Ehmke can empathize: “No one wants to walk a mile to maybe see a deer,” he says. He was hired a decade ago to add some “wow appeal,” as he put it at the time, to the zoo’s exhibits. Laid-back, with a wry sense of humor, he comes across as more intellectual than idealist. And it was clear he had nothing against charismatic mega-vertebrates: As an exhibit designer at the Bronx Zoo, he’d created its signature attraction, the Congo Gorilla Forest, featuring, well, gorillas—lots of them.

Ehmke is now slowly reversing the Minnesota Zoo’s old layout, creating so-called “immersive exhibits” that draw animals closer to visitors by means of food, heated rocks, and other enticements. For “Russia’s Grizzly Coast,” a $24 million fantasia that opened in 2008, he brought in Amur leopards and grizzly bears, luring them so close to the viewing glass that the bears’ massive heads are occasionally pressed against it. Last year, the Association of Zoos and Aquariums declared “Russia’s Grizzly Coast” the best new exhibit in the country, and attendance spiked by 15 percent over 2008 to a record 1.35 million visitors. Attendance has now increased 40 percent in the last five years, and legislators are pleased: Over the last several years, they’ve awarded the zoo some $66 million, including $21 million this year.

But Ehmke can’t afford to stock every new exhibit with bears or equally large equivalents. Nor does he believe it’s always necessary. “It’s not just about having the crowd pleasers,” he says, echoing the zoo’s former insect proponents. Like them, he believes that contemporary zoos should be in the business of conservation as much as entertainment, helping preserve animals in the wild as well as at home. “All great zoos are committed to taking on the bigger conservation issues of the world,” says Ehmke, “and we want to be perceived as a great zoo.” Going a step further, he says, “If you take away the conservation part, I’m not sure there would be a good reason to have zoos.”


Ehmke now has a simple requirement for all new or remodeled exhibits: “We want to link everything we do here at the zoo to some conservation effort in the place where the animals are from.” In 2008, as the zoo’s designers conceived “Faces of the African Forest,” Ehmke hired Tara Harris, a young conservation biologist who, when she’s not monitoring the zoo’s sustainability measures, studies mountain zebras in Namibia. The next year, the zoo hired Jeff Muntifering, a conservation biologist based in Namibia. In his early thirties, Muntifering tracks black rhinoceroses—a species poached to the brink of extinction—from a base so remote that locals call it World’s End. The two hires tripled the zoo’s conservation department and staked the organization in Africa, the world’s most prominent conservation battleground. The stage for displaying African animals was set.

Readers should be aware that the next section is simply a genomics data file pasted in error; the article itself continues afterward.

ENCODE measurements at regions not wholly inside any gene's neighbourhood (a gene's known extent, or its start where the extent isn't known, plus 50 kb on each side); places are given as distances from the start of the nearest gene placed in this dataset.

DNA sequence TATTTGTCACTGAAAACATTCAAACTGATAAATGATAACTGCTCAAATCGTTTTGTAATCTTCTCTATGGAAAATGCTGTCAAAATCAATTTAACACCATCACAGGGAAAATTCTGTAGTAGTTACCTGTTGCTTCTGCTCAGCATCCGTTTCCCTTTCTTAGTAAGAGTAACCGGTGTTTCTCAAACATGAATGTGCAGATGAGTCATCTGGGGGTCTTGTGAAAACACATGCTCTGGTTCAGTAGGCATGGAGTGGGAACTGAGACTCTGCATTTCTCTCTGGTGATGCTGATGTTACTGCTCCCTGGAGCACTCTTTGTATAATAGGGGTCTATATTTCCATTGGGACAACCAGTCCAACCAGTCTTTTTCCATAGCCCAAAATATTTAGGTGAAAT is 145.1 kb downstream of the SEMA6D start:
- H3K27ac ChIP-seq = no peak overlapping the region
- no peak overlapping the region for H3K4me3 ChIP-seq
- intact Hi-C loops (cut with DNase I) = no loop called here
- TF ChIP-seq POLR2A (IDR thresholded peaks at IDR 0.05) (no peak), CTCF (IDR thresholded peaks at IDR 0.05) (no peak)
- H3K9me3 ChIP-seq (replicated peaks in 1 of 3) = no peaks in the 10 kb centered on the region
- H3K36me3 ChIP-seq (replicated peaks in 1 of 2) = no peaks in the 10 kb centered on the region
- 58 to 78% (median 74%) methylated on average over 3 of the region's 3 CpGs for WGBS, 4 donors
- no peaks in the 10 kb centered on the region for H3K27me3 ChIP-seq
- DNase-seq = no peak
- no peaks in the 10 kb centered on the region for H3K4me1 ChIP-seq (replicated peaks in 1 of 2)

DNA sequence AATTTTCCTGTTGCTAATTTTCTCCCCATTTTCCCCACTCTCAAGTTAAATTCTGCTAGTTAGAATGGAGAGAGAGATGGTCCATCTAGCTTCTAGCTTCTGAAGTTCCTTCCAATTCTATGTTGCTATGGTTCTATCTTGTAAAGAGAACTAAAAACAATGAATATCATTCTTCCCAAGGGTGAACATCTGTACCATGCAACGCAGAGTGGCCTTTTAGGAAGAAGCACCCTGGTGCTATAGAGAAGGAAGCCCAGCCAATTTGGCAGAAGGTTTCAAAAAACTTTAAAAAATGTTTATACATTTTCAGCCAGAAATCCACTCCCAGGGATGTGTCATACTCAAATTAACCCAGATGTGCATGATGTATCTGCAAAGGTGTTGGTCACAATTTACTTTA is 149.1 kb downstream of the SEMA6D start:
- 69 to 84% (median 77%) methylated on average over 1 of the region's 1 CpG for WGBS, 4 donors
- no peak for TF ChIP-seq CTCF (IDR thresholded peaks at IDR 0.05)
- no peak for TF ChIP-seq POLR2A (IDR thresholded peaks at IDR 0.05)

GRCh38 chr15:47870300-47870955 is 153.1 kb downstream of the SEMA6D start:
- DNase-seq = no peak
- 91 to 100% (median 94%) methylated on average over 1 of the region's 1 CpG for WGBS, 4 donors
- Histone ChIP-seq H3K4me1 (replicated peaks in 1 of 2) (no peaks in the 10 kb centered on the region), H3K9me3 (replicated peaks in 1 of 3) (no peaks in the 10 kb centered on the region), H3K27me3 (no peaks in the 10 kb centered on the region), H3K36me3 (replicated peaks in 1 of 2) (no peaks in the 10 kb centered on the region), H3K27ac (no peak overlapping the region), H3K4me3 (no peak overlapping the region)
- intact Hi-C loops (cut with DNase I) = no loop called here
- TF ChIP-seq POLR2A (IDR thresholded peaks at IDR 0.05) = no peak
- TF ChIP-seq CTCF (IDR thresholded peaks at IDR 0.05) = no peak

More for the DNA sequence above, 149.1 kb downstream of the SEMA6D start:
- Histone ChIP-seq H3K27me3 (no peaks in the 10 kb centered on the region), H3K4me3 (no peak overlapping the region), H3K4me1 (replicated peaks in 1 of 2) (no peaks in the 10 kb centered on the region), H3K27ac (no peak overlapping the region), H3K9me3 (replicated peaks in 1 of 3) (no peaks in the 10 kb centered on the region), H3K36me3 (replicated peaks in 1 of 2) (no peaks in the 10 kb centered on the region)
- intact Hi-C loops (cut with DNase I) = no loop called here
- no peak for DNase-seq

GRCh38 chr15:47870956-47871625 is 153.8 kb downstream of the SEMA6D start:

This emphasis on conservation isn’t expected to draw additional visitors to the Africa exhibit, Ehmke says. (As one zoo director has put it, no one goes to zoos “to eat their vitamins.”) But if it’s not a pull, it might just be a push. In his office, Ehmke keeps a paper written by former Bronx Zoo director Bill Conway, revered in zoo circles as the father of modern zoo exhibitions, called “How to Exhibit a Bullfrog: A Bedtime Story for Zoo Men.” (“The gender reference tells you how long ago we’re talking,” Ehmke notes.) In the paper, Conway imagines an amazing exhibit centered around the common bullfrog—or rather, its engaging environment: a periscope shows a small-mouth bass fanning its eggs, cutaway tunnels reveal amphibians. Conway suggests that well-designed displays open the door to exhibits about habitats, rather than any particular species, much less large ones. “The idea was that any animal could be interesting if exhibited and interpreted creatively,” Ehmke says.

Among Ehmke’s favorite zoos is the Arizona-Sonora Desert Museum, in Tucson, which encompasses just 21 acres and displays no animals larger than black bears (the smallest are ants). The evocative settings, approximating the Sonora Desert, steal the show. The Santa Barbara Zoo, in southern California, recently opened a similar exhibit called Rattlesnake Canyon, which uses reptiles and amphibians to represent the habitat of the nearby Los Padres National Forest. “There’s a lot you can do with small things,” says Rich Block, the zoo’s chief executive officer.